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Daguerreotypes

Why collect someone else's family photographs? 
I get asked that question all the time!  We are rapidly approaching the 165th anniversary of photography.  Photos freeze moments in time.  They allow you the ability to 'look back' into the past and see things as they really were.  I collect for multiple reasons.  The history behind each photographic process, the beauty and presentation of each photo, and the true-life story that may be attached to it.  They are little 'works of art'.    

 

1860s Child.JPG (91577 bytes)Here is an 1860s daguerreotype photograph of a little girl, probably taken during the Civil War. The size of this photograph is 3-3/4" x 4-3/4".  The image is on a silver-plated sheet of copper, surrounded by a gold colored (brass and copper alloy) mat, and covered with a piece of protective glass and placed in a case (see example below).  Daguerreotypes were invented in 1839, by a Frenchman named Louis Daguerre.  Each daguerreotype is one-of-a-kind, there are no negatives.  Before this time, pictures were captured by artists using oils or other media.

 

Mother of Pearl Photo Case.JPG (27519 bytes)Most all early photographs from 1839 to the mid 1860s were placed in special cases to protect the photograph.  The least expensive cases were made of wood and paper, with patterns pressed onto the surface.  The top-of-the-line cases were made of a substance called "thermoplastic", and came in elaborate designs.  Some people collect just the empty cases!  There are over 1000 unique designs.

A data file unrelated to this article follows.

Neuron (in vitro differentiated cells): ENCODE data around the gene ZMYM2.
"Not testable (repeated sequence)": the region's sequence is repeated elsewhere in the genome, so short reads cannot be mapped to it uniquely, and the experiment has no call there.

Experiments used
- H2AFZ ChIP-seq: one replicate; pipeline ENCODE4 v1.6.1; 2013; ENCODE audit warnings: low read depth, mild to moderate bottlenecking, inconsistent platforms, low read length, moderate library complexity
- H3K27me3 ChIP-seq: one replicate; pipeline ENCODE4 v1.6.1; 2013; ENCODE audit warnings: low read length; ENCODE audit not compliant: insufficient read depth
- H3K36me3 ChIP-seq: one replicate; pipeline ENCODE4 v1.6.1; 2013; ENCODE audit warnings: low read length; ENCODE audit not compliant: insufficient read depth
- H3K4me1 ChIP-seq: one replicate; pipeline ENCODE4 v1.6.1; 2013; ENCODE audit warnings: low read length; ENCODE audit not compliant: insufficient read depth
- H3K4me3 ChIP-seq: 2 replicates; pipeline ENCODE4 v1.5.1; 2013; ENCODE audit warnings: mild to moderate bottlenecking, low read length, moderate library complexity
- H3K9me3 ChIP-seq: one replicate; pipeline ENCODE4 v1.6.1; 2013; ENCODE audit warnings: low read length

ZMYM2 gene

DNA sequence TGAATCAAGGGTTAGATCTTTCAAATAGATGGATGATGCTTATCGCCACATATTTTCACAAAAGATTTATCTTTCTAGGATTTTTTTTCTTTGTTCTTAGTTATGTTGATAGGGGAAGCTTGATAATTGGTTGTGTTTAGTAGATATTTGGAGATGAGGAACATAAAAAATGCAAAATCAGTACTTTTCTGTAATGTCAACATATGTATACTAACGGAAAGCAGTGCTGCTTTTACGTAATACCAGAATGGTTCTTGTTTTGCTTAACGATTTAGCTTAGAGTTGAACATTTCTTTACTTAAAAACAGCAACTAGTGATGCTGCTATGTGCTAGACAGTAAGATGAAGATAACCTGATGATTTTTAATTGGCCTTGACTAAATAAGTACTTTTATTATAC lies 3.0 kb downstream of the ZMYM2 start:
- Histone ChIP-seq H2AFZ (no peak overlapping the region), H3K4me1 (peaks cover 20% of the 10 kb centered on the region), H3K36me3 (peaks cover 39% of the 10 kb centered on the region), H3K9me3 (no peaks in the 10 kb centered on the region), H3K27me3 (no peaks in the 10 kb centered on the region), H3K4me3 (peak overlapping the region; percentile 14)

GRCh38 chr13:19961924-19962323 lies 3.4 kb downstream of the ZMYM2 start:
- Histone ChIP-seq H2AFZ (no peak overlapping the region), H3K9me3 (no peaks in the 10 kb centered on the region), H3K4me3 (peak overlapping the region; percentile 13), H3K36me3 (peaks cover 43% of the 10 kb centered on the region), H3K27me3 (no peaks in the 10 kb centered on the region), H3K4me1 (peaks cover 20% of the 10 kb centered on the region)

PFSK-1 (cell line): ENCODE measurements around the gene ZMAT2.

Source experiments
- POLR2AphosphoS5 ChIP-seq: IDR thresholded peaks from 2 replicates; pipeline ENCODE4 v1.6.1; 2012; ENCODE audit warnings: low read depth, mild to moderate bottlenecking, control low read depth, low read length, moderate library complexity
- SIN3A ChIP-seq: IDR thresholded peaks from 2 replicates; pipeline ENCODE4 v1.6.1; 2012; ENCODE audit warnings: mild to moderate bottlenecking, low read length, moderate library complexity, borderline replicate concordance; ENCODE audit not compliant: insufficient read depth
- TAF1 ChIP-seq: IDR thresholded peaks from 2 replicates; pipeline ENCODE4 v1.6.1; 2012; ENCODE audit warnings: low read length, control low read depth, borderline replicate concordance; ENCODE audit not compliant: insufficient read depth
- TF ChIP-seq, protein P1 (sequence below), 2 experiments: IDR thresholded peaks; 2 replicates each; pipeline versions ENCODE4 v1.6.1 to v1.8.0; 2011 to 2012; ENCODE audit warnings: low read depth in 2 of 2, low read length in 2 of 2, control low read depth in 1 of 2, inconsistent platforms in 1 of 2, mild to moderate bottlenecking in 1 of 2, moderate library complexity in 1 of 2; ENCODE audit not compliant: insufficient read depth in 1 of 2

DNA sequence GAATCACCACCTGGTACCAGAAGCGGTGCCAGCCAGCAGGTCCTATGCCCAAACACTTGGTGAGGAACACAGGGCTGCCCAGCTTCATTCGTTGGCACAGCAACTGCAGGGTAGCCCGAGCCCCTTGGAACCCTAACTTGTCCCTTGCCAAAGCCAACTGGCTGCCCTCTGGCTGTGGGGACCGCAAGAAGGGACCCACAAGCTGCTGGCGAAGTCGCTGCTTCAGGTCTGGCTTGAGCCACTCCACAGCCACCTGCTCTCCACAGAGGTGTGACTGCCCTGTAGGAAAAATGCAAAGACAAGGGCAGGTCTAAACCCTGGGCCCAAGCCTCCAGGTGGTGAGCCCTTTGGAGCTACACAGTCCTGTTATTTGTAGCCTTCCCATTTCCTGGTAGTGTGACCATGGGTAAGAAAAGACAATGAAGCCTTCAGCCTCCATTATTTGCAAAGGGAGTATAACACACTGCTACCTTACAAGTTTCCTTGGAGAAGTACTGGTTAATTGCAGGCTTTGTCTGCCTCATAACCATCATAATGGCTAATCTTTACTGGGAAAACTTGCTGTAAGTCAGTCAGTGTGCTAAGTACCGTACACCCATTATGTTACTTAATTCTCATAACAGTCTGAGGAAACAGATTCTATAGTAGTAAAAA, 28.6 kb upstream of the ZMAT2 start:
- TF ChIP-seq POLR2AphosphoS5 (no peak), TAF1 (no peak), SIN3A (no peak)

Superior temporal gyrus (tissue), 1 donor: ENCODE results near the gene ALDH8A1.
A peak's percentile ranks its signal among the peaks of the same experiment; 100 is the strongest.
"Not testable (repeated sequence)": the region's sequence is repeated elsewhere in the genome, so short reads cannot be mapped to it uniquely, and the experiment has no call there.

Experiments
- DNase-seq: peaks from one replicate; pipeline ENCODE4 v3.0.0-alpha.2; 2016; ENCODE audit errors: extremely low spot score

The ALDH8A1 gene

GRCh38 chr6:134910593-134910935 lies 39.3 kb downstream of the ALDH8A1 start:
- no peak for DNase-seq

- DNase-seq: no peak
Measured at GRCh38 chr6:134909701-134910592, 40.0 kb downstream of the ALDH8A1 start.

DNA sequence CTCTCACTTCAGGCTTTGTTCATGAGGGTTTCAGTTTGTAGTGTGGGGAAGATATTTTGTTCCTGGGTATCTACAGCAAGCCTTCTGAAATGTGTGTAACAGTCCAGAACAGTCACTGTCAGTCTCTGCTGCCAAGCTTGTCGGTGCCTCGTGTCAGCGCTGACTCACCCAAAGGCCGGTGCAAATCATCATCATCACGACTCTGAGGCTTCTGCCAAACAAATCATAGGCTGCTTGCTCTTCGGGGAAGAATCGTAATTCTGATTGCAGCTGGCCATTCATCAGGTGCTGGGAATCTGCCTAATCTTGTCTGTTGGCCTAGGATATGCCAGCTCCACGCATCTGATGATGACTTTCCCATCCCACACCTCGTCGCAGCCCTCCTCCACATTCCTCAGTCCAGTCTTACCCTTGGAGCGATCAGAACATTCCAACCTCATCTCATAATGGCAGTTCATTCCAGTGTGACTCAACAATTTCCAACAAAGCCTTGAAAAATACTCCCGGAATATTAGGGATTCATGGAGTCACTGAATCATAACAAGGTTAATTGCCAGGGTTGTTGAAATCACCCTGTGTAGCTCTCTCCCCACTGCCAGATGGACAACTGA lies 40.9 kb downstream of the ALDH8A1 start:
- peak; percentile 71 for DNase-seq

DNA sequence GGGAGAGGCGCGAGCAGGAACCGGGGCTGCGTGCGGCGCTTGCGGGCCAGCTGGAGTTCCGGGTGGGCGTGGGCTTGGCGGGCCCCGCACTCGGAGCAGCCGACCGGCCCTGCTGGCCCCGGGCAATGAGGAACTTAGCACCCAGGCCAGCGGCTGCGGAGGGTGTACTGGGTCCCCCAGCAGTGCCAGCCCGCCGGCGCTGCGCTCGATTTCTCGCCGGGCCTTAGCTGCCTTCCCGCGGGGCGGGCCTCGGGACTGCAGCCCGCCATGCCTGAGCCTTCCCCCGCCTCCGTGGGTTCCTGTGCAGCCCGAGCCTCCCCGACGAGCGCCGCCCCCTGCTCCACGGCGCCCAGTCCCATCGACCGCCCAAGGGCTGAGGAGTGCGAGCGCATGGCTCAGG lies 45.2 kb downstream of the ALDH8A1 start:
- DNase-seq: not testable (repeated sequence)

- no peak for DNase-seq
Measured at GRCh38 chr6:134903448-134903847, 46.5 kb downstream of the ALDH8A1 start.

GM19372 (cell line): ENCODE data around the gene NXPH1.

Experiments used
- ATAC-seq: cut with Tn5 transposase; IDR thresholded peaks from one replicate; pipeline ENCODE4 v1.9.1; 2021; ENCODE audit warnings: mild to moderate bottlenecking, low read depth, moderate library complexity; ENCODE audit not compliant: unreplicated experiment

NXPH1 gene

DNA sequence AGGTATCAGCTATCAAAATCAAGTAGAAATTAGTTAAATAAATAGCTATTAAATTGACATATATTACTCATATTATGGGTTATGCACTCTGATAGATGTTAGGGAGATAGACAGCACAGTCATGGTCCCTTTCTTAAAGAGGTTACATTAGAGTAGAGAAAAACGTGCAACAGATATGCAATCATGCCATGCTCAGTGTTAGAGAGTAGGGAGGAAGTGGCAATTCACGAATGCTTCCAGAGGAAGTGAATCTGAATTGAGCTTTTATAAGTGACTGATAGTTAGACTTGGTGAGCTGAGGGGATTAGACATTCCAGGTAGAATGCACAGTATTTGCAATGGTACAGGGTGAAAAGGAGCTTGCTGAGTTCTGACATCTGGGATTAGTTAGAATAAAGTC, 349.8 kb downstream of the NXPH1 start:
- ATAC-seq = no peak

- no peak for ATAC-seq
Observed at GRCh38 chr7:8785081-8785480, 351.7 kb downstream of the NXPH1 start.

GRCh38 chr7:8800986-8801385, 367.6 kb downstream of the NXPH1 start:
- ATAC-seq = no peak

Sometimes these photographic cases were covered in Mother-of-Pearl, such as this example.

 

 

1840s Fireman.JPG (58092 bytes)The second daguerreotype example is from an earlier time period.  We can tell by the shape and texture of the mat that this was taken in the 1840s, just a few years after the invention of photography.  It shows a fireman in full uniform, wearing white gloves, a neat looking cap, displaying a spanner wrench in his belt.  The image has been hand tinted in red and blue, with additional dabs of gold on the hat brim.  The size is 3-1/4" x 3-3/4". 

 

 

1840s Man w-blue tie.JPG (58677 bytes)This photo to the right is of a late 1840s to early 1850s man in need of a haircut, dressed with a fancy vest and a blue tinted cravat.  Daguerreotypes have amazing detail, and almost appear 3-D when held in your hands.  Flat-bed scanner images cannot capture the true essence of the visual element that strongly attracts collectors to these objects.  You have to experience an exquisite example in person.  This photo measures 3-1/4" x 3-3/4".

 

 

1948 Mich License Plate.JPG (35631 bytes)There are only a few dozen people on earth today that have learned and mastered the 19th century craft of making daguerreotypes.  The process uses poisonous mercury vapors in the development cycle, and it is extremely difficult to obtain consistent quality results, as so much is dependent on timing, humidity, temperature, length of exposure and many other variables.  The example to the left was taken and developed by Charlie Schreiner, of Saugatuck Michigan, in October of 1995.  Michigan is my home state.  Size: 2" x3".

 

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Thanks for looking!
Please write if you have any questions.  I love early photography as much as early television history.   :-)


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